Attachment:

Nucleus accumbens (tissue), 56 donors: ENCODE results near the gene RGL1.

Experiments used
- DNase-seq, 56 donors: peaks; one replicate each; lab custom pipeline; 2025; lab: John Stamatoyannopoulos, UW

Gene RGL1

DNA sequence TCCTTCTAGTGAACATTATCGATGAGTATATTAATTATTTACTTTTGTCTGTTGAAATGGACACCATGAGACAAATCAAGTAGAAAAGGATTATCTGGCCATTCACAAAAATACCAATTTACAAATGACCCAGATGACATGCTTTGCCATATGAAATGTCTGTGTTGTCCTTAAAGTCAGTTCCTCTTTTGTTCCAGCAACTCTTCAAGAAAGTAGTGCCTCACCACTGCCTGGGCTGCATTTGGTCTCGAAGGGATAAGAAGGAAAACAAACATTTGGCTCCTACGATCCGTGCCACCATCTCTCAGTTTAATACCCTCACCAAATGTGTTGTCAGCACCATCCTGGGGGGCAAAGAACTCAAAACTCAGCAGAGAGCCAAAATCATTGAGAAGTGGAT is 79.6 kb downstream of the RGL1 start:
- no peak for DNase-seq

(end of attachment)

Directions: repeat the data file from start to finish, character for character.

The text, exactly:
Nucleus accumbens (tissue), 56 donors: ENCODE results near the gene RGL1.

Experiments used
- DNase-seq, 56 donors: peaks; one replicate each; lab custom pipeline; 2025; lab: John Stamatoyannopoulos, UW

Gene RGL1

DNA sequence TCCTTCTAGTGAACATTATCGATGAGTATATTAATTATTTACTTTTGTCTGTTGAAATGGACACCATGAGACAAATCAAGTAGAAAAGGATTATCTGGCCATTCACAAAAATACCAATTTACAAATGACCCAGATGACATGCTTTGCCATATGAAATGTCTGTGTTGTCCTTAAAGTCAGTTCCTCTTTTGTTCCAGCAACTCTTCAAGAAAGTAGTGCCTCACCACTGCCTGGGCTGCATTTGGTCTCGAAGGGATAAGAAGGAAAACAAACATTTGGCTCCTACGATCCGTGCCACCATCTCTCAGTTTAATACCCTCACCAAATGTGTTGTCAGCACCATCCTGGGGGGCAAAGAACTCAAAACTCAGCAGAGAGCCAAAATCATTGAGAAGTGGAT is 79.6 kb downstream of the RGL1 start:
- no peak for DNase-seq